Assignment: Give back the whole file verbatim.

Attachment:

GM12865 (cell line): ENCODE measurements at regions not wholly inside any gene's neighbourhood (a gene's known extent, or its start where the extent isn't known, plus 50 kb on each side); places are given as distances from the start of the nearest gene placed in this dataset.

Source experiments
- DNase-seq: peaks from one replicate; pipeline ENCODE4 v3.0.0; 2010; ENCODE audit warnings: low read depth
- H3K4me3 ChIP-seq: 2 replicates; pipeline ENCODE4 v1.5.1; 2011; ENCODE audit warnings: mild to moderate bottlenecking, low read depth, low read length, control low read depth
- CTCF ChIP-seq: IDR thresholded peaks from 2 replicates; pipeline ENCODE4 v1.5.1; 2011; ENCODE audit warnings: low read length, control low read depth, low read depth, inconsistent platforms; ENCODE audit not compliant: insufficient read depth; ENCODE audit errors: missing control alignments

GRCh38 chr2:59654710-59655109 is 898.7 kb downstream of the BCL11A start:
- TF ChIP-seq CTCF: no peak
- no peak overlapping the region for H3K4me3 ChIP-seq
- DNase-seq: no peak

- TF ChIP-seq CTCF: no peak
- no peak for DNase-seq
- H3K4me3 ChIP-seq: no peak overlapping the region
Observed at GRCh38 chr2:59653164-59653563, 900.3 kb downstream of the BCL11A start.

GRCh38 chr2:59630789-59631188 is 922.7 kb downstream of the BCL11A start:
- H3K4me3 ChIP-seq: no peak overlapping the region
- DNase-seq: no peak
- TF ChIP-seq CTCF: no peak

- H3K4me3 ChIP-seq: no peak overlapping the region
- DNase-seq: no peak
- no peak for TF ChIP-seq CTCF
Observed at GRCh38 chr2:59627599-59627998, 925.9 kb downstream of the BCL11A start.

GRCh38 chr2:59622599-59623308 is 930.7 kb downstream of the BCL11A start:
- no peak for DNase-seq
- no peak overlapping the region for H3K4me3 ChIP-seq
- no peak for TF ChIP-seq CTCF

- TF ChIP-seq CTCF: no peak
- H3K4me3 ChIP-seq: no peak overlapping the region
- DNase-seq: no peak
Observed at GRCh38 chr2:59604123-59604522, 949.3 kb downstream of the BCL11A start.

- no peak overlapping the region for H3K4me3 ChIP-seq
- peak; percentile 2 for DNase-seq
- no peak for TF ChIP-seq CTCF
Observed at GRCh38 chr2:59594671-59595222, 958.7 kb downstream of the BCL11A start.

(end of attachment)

GM12865 (cell line): ENCODE measurements at regions not wholly inside any gene's neighbourhood (a gene's known extent, or its start where the extent isn't known, plus 50 kb on each side); places are given as distances from the start of the nearest gene placed in this dataset.

Source experiments
- DNase-seq: peaks from one replicate; pipeline ENCODE4 v3.0.0; 2010; ENCODE audit warnings: low read depth
- H3K4me3 ChIP-seq: 2 replicates; pipeline ENCODE4 v1.5.1; 2011; ENCODE audit warnings: mild to moderate bottlenecking, low read depth, low read length, control low read depth
- CTCF ChIP-seq: IDR thresholded peaks from 2 replicates; pipeline ENCODE4 v1.5.1; 2011; ENCODE audit warnings: low read length, control low read depth, low read depth, inconsistent platforms; ENCODE audit not compliant: insufficient read depth; ENCODE audit errors: missing control alignments

GRCh38 chr2:59654710-59655109 is 898.7 kb downstream of the BCL11A start:
- TF ChIP-seq CTCF: no peak
- no peak overlapping the region for H3K4me3 ChIP-seq
- DNase-seq: no peak

- TF ChIP-seq CTCF: no peak
- no peak for DNase-seq
- H3K4me3 ChIP-seq: no peak overlapping the region
Observed at GRCh38 chr2:59653164-59653563, 900.3 kb downstream of the BCL11A start.

GRCh38 chr2:59630789-59631188 is 922.7 kb downstream of the BCL11A start:
- H3K4me3 ChIP-seq: no peak overlapping the region
- DNase-seq: no peak
- TF ChIP-seq CTCF: no peak

- H3K4me3 ChIP-seq: no peak overlapping the region
- DNase-seq: no peak
- no peak for TF ChIP-seq CTCF
Observed at GRCh38 chr2:59627599-59627998, 925.9 kb downstream of the BCL11A start.

GRCh38 chr2:59622599-59623308 is 930.7 kb downstream of the BCL11A start:
- no peak for DNase-seq
- no peak overlapping the region for H3K4me3 ChIP-seq
- no peak for TF ChIP-seq CTCF

- TF ChIP-seq CTCF: no peak
- H3K4me3 ChIP-seq: no peak overlapping the region
- DNase-seq: no peak
Observed at GRCh38 chr2:59604123-59604522, 949.3 kb downstream of the BCL11A start.

- no peak overlapping the region for H3K4me3 ChIP-seq
- peak; percentile 2 for DNase-seq
- no peak for TF ChIP-seq CTCF
Observed at GRCh38 chr2:59594671-59595222, 958.7 kb downstream of the BCL11A start.